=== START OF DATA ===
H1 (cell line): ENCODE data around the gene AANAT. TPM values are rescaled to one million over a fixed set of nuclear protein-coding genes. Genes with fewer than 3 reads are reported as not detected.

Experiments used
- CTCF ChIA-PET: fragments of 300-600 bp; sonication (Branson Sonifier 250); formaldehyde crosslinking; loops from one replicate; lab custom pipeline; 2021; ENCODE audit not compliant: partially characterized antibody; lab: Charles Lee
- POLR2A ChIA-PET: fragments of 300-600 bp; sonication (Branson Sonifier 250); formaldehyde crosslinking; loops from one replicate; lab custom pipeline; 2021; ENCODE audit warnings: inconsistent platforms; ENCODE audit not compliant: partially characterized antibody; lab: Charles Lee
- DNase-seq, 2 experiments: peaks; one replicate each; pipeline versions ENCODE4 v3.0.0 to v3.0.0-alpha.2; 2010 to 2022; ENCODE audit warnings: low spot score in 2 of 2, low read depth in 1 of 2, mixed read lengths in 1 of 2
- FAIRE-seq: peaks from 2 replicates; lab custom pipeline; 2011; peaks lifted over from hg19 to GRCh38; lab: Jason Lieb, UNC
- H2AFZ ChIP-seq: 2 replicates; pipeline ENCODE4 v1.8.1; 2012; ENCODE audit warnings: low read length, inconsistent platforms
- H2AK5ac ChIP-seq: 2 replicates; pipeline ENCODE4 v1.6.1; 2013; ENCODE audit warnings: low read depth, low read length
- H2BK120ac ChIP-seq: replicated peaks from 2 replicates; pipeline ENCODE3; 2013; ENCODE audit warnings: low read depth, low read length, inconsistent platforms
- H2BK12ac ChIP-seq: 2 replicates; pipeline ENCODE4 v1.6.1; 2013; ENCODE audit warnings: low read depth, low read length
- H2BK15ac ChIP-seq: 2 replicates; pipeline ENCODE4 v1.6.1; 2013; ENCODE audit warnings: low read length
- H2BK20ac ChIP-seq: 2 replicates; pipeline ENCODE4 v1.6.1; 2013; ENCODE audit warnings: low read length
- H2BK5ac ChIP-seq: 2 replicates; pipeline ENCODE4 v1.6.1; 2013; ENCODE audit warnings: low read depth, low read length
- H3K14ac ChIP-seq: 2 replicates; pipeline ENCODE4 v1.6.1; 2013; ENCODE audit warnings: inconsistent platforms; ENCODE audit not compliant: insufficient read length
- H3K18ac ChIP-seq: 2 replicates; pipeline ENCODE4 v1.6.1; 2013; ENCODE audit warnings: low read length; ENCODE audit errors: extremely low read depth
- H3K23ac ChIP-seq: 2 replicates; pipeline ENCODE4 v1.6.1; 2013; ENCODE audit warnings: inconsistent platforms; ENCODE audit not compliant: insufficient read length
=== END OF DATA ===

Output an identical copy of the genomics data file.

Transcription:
H1 (cell line): ENCODE data around the gene AANAT. TPM values are rescaled to one million over a fixed set of nuclear protein-coding genes. Genes with fewer than 3 reads are reported as not detected.

Experiments used
- CTCF ChIA-PET: fragments of 300-600 bp; sonication (Branson Sonifier 250); formaldehyde crosslinking; loops from one replicate; lab custom pipeline; 2021; ENCODE audit not compliant: partially characterized antibody; lab: Charles Lee
- POLR2A ChIA-PET: fragments of 300-600 bp; sonication (Branson Sonifier 250); formaldehyde crosslinking; loops from one replicate; lab custom pipeline; 2021; ENCODE audit warnings: inconsistent platforms; ENCODE audit not compliant: partially characterized antibody; lab: Charles Lee
- DNase-seq, 2 experiments: peaks; one replicate each; pipeline versions ENCODE4 v3.0.0 to v3.0.0-alpha.2; 2010 to 2022; ENCODE audit warnings: low spot score in 2 of 2, low read depth in 1 of 2, mixed read lengths in 1 of 2
- FAIRE-seq: peaks from 2 replicates; lab custom pipeline; 2011; peaks lifted over from hg19 to GRCh38; lab: Jason Lieb, UNC
- H2AFZ ChIP-seq: 2 replicates; pipeline ENCODE4 v1.8.1; 2012; ENCODE audit warnings: low read length, inconsistent platforms
- H2AK5ac ChIP-seq: 2 replicates; pipeline ENCODE4 v1.6.1; 2013; ENCODE audit warnings: low read depth, low read length
- H2BK120ac ChIP-seq: replicated peaks from 2 replicates; pipeline ENCODE3; 2013; ENCODE audit warnings: low read depth, low read length, inconsistent platforms
- H2BK12ac ChIP-seq: 2 replicates; pipeline ENCODE4 v1.6.1; 2013; ENCODE audit warnings: low read depth, low read length
- H2BK15ac ChIP-seq: 2 replicates; pipeline ENCODE4 v1.6.1; 2013; ENCODE audit warnings: low read length
- H2BK20ac ChIP-seq: 2 replicates; pipeline ENCODE4 v1.6.1; 2013; ENCODE audit warnings: low read length
- H2BK5ac ChIP-seq: 2 replicates; pipeline ENCODE4 v1.6.1; 2013; ENCODE audit warnings: low read depth, low read length
- H3K14ac ChIP-seq: 2 replicates; pipeline ENCODE4 v1.6.1; 2013; ENCODE audit warnings: inconsistent platforms; ENCODE audit not compliant: insufficient read length
- H3K18ac ChIP-seq: 2 replicates; pipeline ENCODE4 v1.6.1; 2013; ENCODE audit warnings: low read length; ENCODE audit errors: extremely low read depth
- H3K23ac ChIP-seq: 2 replicates; pipeline ENCODE4 v1.6.1; 2013; ENCODE audit warnings: inconsistent platforms; ENCODE audit not compliant: insufficient read length